A Lightning fan who was struck in the face by a hockey puck during Saturday’s playoff game against the Devils wants the NHL team to improve safety measures at Amalie Arena in Tampa.
- Fan was seated in section where safety netting ends
- Other fans report pucks flying into that section recently
- Family declined offer from team for tickets to a game
“Everything was black. I just felt like I got sucker punched,” said injured fan Sabrina Pattie, 39. “They should extend the netting.”
Pattie said she was at the game with her husband, Ryan, 45, along with their sons, ages 6 and 7. The family was sitting in a section where the netting boundary ends.
Pattie said two more pucks flew up into that section during the game.
“Having three pucks come in that same vicinity is obviously a red flag,” she said. “Another lady came in because she got hit by the puck.”
On the Facebook group page "Thunder Bolts," season ticket holder Kathy Crouthamel stated that Pattie was sitting two rows directly behind her.
“Pucks have been landing in our section almost every game lately,” she said. “Luckily, no one else has been hurt.”
Crouthamel also stated that one of “Heddy’s pucks” directly hit the front of her seat a couple of games ago, and her husband was hit in the chest with a puck during warm-up, but the force was broken up a bit by the net.
“Beginning to think we all need helmets,” she said.
Team slow to follow up, according to family
Pattie posted a photo shortly after being hit by the puck that showed a black eye and giant goose egg on her head. The caption read, “I helped Vasilevskiy out and saved the first goal”.
Pattie said she was taken to a medical room at Amalie Arena to be checked out, and was then transported by ambulance to Tampa General Hospital, where she spent five hours in the emergency room.
“They cleared me,” she said. “They said I was 'ok.'”
Pattie said she was disappointed the Lightning didn’t check on her the next day.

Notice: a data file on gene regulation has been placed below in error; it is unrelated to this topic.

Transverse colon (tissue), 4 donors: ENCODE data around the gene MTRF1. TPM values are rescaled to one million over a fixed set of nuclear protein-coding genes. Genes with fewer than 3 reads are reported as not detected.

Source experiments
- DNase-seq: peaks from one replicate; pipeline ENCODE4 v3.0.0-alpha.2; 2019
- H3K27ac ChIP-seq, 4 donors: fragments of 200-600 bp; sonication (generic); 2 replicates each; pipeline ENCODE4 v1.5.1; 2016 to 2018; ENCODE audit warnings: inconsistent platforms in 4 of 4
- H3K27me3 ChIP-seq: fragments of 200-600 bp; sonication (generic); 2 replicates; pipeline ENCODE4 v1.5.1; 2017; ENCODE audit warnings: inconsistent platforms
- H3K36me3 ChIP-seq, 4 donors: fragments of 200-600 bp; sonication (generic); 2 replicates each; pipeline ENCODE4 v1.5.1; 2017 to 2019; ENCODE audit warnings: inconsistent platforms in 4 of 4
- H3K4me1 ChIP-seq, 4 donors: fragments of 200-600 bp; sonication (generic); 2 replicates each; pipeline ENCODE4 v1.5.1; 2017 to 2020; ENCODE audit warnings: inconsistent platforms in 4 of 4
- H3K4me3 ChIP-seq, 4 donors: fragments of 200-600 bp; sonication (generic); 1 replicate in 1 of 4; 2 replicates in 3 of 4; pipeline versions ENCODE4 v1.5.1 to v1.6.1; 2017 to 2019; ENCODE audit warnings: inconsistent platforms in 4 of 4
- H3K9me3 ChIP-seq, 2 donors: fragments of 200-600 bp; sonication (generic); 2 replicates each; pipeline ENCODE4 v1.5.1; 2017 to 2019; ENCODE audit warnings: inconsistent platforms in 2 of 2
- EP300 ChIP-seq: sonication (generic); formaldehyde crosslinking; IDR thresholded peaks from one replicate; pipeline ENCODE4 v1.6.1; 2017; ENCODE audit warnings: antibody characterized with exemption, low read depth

“Just dumbfounded that they at least didn’t call to make sure that I was ok,” she said. “They’re a great organization. We love hockey, we love the Lightning.”
The family hired an attorney and heard from the Lightning on Monday.
“They dropped the ball on this one. You have to follow up with someone who has this type of injury,” Ryan said. “It wasn’t a broken nail. This was head trauma.”
Ryan Pattie said the Lightning offered him tickets to a game, but he declined. The family said they’re not looking for a big payday, and realize tickets have a liability disclaimer on the back that states the “holder assumes all risks… including, without limitation, the risk of personal injury.”
“We went to a game and if… (they) even told us someone would get hit by a puck, of course we wouldn’t go,” he said. “Ultimately, we want the Lightning to look at their safety measures and make sure that no other family goes through what we went through.”
Lightning Executive Vice President of Communications, Bill Wickett, released a statement apologizing for what occurred.
“We are very sorry that Ms. Pattie was struck by a puck at our game on Saturday afternoon,” he stated. “The safety standards as they pertain to the spectator netting and minimum glass heights in all NHL buildings is set by the NHL and these standards are in place at Amalie Arena.”
Pattie said she also hopes the Lightning will help cover the medical co-pays she has racked up from the incident. The injured fan did get to keep the puck that hit her face.